A few days ago, we told you about a scruffy little puppy named Penny who was surrendered to SNAP after a volunteer witnessed the tiny thing being repeatedly mistreated by a group of unsupervised children. She knew she couldn’t leave Penny in an abusive situation and after locating them, persuaded the parents to let Penny leave the household. Penny seems to know that she has found safe harbor with the SNAP family, and we want to update you on her progress.
Penny has made huge and significant improvement since moving in with her temporary foster mother (including playing joyfully with other dogs, and sleeping with her), and we have isolated that she reacts strongly if hands come towards her in or near her line of sight. For example, while she doesn’t love being crated, she will only snap if she is pulled out of the crate. We suspect that she was taunted and teased to the extreme, including while she was crated or cornered, and this is the only way she knows to defend herself. In the near term, Penny should not be around small children because of this.
We are still seeking a foster for Penny until she is ready for a forever home, and would welcome foster-to-adopt inquiries. The ideal foster environment for her would be a home with experienced and patient dog lovers, a relatively quiet environment, and lots and lots of affection. Penny is not reliably house trained, so she needs to be in a home where frequent visits outside are possible and gentle methods are used to help her understand what “outside” and “potty time” really mean.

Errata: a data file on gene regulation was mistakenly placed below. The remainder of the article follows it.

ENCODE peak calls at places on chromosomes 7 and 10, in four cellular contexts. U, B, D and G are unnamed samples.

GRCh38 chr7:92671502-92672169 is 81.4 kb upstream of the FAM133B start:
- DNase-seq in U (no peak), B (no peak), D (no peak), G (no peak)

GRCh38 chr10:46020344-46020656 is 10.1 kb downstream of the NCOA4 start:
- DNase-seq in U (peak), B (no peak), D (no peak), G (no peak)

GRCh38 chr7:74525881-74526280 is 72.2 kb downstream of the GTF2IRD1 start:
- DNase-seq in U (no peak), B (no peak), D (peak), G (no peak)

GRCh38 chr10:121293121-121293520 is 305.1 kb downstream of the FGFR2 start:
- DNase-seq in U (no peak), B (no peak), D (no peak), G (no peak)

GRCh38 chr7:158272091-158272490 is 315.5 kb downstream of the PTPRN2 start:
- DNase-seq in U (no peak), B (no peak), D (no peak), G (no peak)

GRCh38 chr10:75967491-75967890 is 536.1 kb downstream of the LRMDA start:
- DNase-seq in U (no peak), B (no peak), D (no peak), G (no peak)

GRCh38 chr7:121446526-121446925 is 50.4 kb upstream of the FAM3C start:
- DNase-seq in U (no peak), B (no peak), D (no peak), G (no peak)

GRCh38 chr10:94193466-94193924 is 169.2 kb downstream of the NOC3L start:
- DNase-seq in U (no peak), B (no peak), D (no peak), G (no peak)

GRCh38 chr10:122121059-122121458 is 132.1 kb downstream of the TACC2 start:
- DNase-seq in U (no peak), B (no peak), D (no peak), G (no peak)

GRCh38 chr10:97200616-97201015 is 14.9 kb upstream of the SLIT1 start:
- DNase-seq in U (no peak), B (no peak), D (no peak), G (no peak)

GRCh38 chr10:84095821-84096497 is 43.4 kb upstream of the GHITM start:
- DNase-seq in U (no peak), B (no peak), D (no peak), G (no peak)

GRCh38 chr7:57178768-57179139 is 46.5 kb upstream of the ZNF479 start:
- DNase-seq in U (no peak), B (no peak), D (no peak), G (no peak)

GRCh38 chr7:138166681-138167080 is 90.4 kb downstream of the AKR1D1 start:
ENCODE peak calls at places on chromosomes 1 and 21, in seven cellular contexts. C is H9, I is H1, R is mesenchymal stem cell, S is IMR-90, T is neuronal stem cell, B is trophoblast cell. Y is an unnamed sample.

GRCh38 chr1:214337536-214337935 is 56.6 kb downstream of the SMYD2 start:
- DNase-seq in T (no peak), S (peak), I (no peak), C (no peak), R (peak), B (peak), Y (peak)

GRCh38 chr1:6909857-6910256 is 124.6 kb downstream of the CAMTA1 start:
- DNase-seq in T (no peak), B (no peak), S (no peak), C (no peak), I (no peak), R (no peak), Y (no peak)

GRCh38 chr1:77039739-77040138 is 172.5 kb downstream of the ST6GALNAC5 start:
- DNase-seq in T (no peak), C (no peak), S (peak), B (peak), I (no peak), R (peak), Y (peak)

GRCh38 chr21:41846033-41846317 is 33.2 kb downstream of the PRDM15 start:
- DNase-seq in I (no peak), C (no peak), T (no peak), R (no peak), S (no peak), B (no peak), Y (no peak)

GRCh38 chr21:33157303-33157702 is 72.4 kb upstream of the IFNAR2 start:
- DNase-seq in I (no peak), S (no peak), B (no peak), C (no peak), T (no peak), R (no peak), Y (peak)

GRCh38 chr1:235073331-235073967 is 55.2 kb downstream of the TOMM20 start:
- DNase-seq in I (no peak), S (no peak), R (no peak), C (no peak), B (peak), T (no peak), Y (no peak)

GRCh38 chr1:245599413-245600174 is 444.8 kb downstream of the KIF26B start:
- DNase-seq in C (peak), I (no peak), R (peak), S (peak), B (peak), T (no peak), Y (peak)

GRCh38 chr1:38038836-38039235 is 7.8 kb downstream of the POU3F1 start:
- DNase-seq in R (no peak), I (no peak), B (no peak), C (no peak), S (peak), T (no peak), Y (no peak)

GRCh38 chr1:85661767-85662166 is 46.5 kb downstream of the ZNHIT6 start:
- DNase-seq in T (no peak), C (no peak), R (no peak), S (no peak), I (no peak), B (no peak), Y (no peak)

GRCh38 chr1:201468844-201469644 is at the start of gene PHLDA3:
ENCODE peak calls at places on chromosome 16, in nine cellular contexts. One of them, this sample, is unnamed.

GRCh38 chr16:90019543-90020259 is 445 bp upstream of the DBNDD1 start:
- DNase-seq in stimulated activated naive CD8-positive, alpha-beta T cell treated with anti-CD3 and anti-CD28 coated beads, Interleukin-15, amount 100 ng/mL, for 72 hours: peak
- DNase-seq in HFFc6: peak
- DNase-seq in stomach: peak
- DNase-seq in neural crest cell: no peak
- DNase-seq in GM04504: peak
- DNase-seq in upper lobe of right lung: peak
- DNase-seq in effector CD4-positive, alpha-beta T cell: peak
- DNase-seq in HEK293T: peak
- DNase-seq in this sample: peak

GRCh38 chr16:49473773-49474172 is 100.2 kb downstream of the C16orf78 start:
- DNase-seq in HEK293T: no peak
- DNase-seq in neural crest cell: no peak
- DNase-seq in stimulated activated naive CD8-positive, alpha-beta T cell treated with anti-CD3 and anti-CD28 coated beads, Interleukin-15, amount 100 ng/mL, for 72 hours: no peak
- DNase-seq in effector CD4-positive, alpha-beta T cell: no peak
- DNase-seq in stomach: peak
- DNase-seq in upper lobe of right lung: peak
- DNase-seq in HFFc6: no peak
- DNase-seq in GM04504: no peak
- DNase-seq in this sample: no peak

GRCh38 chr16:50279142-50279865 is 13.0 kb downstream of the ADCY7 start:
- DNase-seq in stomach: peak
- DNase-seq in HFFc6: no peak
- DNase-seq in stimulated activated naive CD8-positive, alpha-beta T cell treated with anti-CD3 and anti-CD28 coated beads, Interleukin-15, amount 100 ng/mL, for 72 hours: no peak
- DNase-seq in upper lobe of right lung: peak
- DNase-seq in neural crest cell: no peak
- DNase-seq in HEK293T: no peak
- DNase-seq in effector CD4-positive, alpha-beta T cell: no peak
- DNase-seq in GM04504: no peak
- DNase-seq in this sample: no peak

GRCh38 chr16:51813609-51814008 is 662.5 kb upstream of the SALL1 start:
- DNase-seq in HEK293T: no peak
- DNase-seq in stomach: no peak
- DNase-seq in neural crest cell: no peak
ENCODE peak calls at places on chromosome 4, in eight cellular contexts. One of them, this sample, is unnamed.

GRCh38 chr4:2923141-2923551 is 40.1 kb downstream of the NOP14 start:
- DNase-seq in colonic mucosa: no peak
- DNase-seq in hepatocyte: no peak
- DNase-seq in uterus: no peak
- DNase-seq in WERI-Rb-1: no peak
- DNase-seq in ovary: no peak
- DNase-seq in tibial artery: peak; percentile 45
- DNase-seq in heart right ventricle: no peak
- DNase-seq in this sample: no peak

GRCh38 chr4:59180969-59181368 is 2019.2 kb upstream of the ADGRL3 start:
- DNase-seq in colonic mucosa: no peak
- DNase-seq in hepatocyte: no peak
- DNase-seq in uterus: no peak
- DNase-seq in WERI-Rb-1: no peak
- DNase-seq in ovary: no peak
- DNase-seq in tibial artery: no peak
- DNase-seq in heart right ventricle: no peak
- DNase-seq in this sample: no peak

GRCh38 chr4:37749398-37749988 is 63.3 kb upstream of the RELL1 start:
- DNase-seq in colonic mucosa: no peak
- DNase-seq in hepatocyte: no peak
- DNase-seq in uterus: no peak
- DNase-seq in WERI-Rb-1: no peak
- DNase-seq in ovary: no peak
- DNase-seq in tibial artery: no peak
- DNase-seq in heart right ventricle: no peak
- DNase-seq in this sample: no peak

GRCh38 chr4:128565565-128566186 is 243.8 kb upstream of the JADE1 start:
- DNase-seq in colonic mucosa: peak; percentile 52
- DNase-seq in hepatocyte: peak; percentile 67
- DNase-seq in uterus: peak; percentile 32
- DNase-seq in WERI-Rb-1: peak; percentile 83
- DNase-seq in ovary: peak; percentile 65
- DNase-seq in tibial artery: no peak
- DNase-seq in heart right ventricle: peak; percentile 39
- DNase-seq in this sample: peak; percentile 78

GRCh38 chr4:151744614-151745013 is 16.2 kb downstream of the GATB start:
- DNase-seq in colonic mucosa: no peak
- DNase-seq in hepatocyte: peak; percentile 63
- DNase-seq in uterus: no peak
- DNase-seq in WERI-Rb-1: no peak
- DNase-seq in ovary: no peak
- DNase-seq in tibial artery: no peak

After being with our volunteer for a few days, Penny has bonded tightly with her, but is still wary of strangers. Still, she let our photographer pet her with no signs of aggression, even in a crowded PetSmart. Penny responds well to gentle, soothing tones, and you can see the little girl visibly relax when she is talked to softly and petted. We have every expectation that Penny will become a wonderful family dog, but she needs some help to get over her bad early experiences.
If you are able to foster Penny, or interested in adopting her permanently, please drop us a note to discuss it. In the meantime, we’ll keep updating you on her progress. SNAP welcomes your support so that we can continue to help animals like Penny in our program. You can designate a contribution to be used for a particular animal by filling in the comments section when you donate online. There are lots of non-monetary ways that you can help SNAP, too.